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Interestingly enough, the 2.4 and 2.0-turbo engines that were available in the last Optima made more horsepower. However in testing, the new 2.0-turbo feels remarkably smooth and was sufficient for making passes on the highway. If anything, Kia took out some of the rowdiness out of the engine, and the result is a very composed, smooth and well-behaved motor.

The 2.4 and 2.0-turbo use six-speed automatic transmissions, while the 1.6-turbo uses a new seven speed dual clutch transmission. The six-speed is smooth in the bigger turbo model, and in higher trim models, drivers can choose their gear via paddle shifters. Also available is a drive mode selector, which modifies the transmission shift logic and steering effort to deliver a sportier drive in Sport mode, or more fuel efficient one in Eco mode.

Driving Dynamics

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Like its exterior design and powertrains, the 2016 Kia Optima is so refined on the road. It’s comfortable and direct without the twitchiness and stiffness of other sport-tuned sedans. Around the canyons and mountain passes of Aspen, Colorado, the car was entertaining enough, but skewed more towards comfortable.

The turbocharged 2.0-liter engine didn’t feel wheezy in the higher altitudes, and pushed the Optima through the corners and twisty roads. On the road, the car doesn’t feel large, as its longer proportions would indicate.

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A number of driver assists are available, including adaptive cruise control and a forward collision avoidance technology. Thanks to the safety feature, the adaptive cruise control can bring the Optima to a complete stop, making it a killer feature when you’re stuck in traffic. Other features like blind spot assist, lane departure warning and a very useful 360-degree camera for parking are all available as well.

The biggest stand out feature of the Optima is how quiet it is. Closing the windows and turning off the fantastic 630-watt harmon/kardon stereo, had the cabin so serene that my passenger and I started whispering to each other. We jumped straight past “indoor voices” territory and right into “library voices” mode.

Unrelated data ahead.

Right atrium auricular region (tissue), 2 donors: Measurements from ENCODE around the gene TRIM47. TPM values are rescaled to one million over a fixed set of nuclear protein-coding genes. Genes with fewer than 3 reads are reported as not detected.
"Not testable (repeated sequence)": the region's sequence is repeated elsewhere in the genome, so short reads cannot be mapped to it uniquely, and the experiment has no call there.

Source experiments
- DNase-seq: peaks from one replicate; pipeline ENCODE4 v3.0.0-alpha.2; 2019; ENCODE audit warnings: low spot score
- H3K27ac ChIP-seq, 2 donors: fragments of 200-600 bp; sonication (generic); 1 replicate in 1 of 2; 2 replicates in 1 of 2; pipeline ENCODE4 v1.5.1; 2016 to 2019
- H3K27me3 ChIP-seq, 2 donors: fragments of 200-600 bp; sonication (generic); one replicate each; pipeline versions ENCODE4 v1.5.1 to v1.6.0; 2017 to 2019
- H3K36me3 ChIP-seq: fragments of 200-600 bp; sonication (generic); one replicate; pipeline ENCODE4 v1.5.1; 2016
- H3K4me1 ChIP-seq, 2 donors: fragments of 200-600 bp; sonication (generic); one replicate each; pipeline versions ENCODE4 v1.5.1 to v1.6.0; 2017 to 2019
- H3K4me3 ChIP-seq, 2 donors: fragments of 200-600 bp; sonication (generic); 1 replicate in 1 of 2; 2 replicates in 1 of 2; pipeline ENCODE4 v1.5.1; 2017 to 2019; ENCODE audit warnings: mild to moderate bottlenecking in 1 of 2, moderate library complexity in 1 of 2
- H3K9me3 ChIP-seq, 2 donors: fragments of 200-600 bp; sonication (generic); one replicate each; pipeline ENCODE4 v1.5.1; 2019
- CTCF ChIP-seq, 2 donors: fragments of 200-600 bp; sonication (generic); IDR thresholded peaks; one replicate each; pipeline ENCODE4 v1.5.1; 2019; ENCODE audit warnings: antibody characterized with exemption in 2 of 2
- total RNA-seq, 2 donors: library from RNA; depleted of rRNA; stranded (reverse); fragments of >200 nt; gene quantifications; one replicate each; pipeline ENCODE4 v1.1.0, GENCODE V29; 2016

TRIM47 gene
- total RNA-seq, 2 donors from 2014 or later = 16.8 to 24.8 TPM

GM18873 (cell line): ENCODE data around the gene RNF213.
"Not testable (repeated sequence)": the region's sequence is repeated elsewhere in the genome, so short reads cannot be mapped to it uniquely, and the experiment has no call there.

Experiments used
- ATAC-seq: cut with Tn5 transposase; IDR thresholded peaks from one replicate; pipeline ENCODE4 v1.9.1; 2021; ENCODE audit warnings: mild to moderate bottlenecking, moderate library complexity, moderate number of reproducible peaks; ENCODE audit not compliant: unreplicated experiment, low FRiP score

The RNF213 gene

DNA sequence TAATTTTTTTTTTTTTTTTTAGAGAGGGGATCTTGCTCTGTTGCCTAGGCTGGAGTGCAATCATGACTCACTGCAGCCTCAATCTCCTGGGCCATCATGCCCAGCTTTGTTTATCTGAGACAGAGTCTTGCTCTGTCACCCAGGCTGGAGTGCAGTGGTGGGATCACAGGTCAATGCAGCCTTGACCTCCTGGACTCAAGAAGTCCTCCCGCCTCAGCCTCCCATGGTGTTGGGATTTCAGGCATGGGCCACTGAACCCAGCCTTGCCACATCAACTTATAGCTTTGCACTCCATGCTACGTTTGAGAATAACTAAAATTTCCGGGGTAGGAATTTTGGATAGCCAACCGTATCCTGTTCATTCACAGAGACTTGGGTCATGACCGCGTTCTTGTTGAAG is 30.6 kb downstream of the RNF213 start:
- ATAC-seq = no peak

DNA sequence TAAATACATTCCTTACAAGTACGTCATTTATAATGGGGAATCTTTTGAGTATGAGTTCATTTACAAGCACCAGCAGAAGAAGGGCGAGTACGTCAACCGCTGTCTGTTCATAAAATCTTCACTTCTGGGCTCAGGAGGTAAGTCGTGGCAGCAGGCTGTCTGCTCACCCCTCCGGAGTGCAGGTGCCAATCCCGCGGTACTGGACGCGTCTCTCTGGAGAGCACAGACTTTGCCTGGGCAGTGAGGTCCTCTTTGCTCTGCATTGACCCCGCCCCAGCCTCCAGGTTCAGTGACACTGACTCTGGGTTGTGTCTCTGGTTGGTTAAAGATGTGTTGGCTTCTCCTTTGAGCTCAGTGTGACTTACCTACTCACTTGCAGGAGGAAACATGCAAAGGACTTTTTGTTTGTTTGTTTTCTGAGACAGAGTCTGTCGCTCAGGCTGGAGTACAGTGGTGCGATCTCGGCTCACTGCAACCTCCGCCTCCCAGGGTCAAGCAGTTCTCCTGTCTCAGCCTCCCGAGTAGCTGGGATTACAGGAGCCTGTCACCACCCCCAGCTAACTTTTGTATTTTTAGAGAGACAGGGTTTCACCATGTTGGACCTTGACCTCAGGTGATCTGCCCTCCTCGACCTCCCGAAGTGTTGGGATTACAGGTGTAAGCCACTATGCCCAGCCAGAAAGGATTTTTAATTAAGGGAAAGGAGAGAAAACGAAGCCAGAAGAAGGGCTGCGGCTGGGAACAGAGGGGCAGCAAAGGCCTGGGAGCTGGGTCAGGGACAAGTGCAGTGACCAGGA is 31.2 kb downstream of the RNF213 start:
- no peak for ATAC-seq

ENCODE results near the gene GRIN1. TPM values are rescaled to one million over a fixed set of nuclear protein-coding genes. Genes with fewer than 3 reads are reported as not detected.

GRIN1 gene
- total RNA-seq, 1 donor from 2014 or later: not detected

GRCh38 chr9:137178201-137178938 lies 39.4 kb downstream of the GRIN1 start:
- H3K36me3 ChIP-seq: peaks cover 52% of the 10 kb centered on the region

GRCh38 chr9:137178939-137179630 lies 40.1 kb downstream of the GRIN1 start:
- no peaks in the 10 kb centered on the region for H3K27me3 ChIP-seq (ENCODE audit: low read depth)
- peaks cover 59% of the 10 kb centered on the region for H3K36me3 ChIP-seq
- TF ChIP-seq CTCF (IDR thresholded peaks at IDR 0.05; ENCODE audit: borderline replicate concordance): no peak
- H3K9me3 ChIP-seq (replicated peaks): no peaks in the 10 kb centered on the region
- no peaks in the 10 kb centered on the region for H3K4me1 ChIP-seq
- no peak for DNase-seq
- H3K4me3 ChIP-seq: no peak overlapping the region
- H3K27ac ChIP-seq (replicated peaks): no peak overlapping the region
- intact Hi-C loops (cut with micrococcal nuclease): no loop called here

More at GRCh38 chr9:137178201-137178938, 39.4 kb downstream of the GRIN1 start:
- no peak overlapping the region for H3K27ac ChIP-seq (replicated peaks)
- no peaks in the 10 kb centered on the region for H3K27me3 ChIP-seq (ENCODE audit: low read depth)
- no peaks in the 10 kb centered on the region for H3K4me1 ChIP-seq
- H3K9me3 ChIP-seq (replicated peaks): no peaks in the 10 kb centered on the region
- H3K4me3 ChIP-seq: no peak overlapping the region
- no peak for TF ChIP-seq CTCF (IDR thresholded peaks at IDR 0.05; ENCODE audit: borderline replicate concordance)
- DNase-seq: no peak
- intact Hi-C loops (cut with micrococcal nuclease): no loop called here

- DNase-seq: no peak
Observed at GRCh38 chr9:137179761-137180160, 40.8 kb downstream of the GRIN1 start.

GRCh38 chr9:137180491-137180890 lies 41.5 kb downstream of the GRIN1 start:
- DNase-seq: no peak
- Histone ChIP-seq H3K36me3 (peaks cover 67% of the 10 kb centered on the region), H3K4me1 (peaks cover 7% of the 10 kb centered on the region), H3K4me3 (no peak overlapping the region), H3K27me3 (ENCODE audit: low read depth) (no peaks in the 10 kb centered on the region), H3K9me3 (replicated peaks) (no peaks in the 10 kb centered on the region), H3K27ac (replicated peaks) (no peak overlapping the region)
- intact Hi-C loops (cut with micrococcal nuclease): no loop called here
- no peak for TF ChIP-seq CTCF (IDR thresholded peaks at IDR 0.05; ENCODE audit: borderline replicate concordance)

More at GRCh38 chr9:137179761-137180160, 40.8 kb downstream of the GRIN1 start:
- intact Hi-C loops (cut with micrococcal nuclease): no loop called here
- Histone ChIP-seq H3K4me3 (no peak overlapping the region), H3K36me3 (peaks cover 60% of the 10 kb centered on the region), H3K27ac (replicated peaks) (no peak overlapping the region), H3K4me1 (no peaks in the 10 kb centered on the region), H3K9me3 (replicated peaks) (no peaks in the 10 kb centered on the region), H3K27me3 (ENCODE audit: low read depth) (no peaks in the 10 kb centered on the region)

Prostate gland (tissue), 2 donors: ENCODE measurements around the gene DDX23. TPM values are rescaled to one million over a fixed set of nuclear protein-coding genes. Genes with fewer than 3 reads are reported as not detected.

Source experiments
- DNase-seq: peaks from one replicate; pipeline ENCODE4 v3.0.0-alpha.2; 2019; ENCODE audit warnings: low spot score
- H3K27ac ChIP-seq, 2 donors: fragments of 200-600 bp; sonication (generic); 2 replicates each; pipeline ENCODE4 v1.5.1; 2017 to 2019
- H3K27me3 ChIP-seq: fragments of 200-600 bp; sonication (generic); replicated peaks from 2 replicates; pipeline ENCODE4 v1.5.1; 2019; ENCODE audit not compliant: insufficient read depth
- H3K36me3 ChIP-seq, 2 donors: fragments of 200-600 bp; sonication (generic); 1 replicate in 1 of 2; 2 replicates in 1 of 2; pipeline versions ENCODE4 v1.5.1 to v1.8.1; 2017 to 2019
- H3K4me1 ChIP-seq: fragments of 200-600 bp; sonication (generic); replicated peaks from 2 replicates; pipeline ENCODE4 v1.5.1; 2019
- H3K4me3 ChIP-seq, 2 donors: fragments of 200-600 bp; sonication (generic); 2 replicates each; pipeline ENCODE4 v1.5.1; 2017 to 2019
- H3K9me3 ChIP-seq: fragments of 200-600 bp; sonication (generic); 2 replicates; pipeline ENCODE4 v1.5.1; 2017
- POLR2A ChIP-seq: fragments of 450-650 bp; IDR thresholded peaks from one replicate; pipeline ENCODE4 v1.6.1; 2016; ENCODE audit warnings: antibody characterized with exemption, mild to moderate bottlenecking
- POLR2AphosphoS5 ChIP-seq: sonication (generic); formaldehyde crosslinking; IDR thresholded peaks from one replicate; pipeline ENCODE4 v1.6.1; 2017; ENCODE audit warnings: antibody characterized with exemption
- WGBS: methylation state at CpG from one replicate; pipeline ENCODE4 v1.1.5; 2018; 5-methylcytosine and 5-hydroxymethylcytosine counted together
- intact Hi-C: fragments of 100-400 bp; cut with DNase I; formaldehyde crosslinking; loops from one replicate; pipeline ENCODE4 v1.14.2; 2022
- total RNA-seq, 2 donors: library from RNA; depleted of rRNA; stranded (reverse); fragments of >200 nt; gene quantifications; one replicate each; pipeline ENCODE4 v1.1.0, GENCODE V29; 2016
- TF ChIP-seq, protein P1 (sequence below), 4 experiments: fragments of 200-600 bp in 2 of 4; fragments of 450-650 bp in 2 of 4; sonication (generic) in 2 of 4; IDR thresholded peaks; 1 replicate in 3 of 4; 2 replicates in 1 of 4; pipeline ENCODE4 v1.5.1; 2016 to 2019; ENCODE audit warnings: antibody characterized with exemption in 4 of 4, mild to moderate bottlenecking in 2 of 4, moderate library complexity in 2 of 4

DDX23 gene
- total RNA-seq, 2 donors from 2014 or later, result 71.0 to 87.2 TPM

Pricing

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There are five trim levels of the Optima, with the base LX coming in at $22,675 and arriving with such luxuries as a six-way adjustable driver’s seat with power lumbar adjustment, six-way adjustable front passenger’s seat with height adjuster, a rear view camera and a five-inch touchscreen. Buyers can pay $24,815 for the LX 1.6 model, which arrives predictably with the 1.6-liter turbocharged engine.

The EX 2.4 trim costs $25,715 and includes high-end headlights with LED accents, LED tail lights, power folding heated mirrors, a 12-way adjustable driver’s seat with power lumbar support and memory system, a heated steering wheel and leather-trimmed heated front seats. Buyers will have to pay $30,515 for the SX 2.0, which comes with the more powerful turbocharged engine, bi-Xenon headlights, and offers up the whole suite of driver assistance technology.

The SXL trim Optima comes standard with all these features and includes the pretty quilted Nappa Leather seats, and costs $36,615. That’s a lot of money, but the fully loaded Optima is packed to the brim with features, technology and premium touches.

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The Verdict: 2016 Kia Optima Review

Stylish, comfortable and refined are the best words to describe the new Optima. It’s no humdrum motoring appliance, instead it offers buyers a real taste of a premium car in a mainstream market, all at a palatable price.